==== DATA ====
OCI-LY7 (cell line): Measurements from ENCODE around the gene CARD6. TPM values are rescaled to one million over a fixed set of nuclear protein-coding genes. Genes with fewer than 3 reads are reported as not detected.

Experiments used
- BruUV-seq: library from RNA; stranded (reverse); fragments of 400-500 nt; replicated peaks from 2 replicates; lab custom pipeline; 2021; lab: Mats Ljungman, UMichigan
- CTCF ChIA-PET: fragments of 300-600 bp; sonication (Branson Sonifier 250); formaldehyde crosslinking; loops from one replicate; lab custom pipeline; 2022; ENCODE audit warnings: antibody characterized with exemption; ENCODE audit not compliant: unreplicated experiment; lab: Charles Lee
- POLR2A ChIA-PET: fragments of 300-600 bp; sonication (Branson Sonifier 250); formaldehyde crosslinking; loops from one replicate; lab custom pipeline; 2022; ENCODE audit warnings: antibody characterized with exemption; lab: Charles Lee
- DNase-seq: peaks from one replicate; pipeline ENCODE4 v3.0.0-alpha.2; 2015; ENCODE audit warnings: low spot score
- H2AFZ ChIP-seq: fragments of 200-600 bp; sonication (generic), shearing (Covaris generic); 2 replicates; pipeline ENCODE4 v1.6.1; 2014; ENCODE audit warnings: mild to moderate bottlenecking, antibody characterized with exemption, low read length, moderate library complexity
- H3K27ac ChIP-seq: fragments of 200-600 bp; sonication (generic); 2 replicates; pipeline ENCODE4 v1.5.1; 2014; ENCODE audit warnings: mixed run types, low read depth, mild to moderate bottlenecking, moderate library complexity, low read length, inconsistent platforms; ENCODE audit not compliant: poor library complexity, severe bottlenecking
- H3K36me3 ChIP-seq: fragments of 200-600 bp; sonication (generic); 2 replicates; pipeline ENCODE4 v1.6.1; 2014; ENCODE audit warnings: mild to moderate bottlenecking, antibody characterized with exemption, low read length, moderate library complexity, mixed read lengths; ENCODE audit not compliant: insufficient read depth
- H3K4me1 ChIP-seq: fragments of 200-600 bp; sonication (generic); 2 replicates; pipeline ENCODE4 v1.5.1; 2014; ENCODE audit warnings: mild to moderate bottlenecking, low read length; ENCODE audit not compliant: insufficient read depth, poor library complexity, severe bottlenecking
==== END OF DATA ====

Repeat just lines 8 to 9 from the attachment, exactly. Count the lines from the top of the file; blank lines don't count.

- H3K27ac ChIP-seq: fragments of 200-600 bp; sonication (generic); 2 replicates; pipeline ENCODE4 v1.5.1; 2014; ENCODE audit warnings: mixed run types, low read depth, mild to moderate bottlenecking, moderate library complexity, low read length, inconsistent platforms; ENCODE audit not compliant: poor library complexity, severe bottlenecking
- H3K36me3 ChIP-seq: fragments of 200-600 bp; sonication (generic); 2 replicates; pipeline ENCODE4 v1.6.1; 2014; ENCODE audit warnings: mild to moderate bottlenecking, antibody characterized with exemption, low read length, moderate library complexity, mixed read lengths; ENCODE audit not compliant: insufficient read depth